Whitman Socialist Front gathers comrades


Keifer Nace

Rhett Butler, Brynn Louise, Bassel Jamali, Mark Blakeley

Sara Platnick

The Whitman Socialist Front hopes to bring about an egalitarian society and educate the campus about socialism. It took an important step towards one of those goals when it was ratified as a club by the Associated Students of Whitman College on Nov. 14.

The club’s two main purposes are to facilitate discussions about socialism and to incorporate socialist ideas into student activism around campus. Louise hopes that through collaboration with groups such as the Black Student Union (BSU) and Feminists Advocating for Change and Empowerment (FACE), the Socialist Front can make their goals a reality.

Whitman Socialist Front leader first year Brynn Louise’s interest in Socialism began their senior year of high school during an independent study project for social studies. Louis is a supporter of socialism and has enjoyed having conversations about it with their fellow hallmates.  Those conversations led them to create an ASWC recognized club that they hope will education student body and allow for collaboration on projects with other on-campus groups.

“I find it very relevant to current social and political situations, and so I’m starting the club because I want to find like-minded people, and activism is a huge part of socialism … so making this an ASWC-recognized club could help me to collaborate with other clubs on campus and socialist institutions elsewhere,” Louise said.

Louise hopes that through their efforts with the club, the Whitman community can learn to approach current issues in a different way.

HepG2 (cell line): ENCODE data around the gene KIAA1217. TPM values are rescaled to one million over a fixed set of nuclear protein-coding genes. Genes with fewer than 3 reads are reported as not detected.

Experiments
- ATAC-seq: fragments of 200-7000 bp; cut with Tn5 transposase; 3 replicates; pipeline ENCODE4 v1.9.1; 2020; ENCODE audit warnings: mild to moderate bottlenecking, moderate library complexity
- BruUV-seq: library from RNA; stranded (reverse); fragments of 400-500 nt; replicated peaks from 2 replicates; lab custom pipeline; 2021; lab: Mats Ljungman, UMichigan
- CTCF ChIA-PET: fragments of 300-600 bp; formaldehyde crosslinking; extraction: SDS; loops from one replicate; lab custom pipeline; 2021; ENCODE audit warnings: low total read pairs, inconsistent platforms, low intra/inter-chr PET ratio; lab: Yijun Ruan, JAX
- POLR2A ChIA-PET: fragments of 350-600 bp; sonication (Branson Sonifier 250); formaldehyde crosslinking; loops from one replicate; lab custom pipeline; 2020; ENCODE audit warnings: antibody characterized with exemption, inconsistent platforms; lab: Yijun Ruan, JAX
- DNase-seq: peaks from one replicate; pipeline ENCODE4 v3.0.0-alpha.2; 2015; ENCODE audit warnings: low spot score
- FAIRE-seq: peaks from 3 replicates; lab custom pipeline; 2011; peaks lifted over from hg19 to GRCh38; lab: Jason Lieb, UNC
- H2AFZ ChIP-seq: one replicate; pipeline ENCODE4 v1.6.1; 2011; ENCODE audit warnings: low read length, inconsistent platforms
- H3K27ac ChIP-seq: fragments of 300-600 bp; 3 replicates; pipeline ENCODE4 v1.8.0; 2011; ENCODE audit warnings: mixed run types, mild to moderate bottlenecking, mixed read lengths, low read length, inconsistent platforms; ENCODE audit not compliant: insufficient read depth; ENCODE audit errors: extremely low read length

“Mostly the discussions [around issues on campus and in Walla Walla] have been between Republicans and Democrats, but I think they should be including contending philosophies of all types,” Louise said.

Currently, fellow leaders and first-years Mark Blakeley, Bassel Jamali, and Rhett Butler are reading Karl Marx’s Capital to learn more about the philosophical roots and ideas behind Socialism.

Not all the members of the Whitman Socialist Front have accepted socialism as their ideological viewpoint. Many of the leaders see the club as an opportunity to learn more about the topic in general and see how they want it to fit into their lives, and the club meetings are open to people of all ideological backgrounds. A large part of the club’s purpose is to create discussions in which people can share their thoughts give insight into the ideas.

“[Socialism] is just a matter of looking at the world, it’s a viewpoint that’s often marginalized, especially here in America, not here at Whitman. And it’s just an interesting thing to consider, it’s a new way of thinking about the world around us, and so that’s the reason I’m participating in this club,” Jamali said.

Blakely became interested in the group after he began partaking in the discussions going on about Socialism with fellow students in his room.

“I just joined this club because [of] its interesting discussions. We’re talking about interesting ideas with some very interesting people,” Blakely said.

“I’m really interested in economics, I’ve done a lot of work with it and I plan to major in it, and so I think it’s a different perspective than what we’re learning in class, which is more capitalist. It’s a different perspective, and maybe I’ll enjoy it or maybe I won’t,” Butler said.

The club hopes to gain more members from all different ideas and philosophies, and they hope to start a new conversation on campus.

“Initially, I think a lot of the interest needs to be generated based on experiences in real life, because a not lot of people will have the same historical or philosophical interest that I do in Socialism, and so a lot of [it]…is going to be tapping into the anger that people feel based on hierarchical and oppressive structures,” Louise said.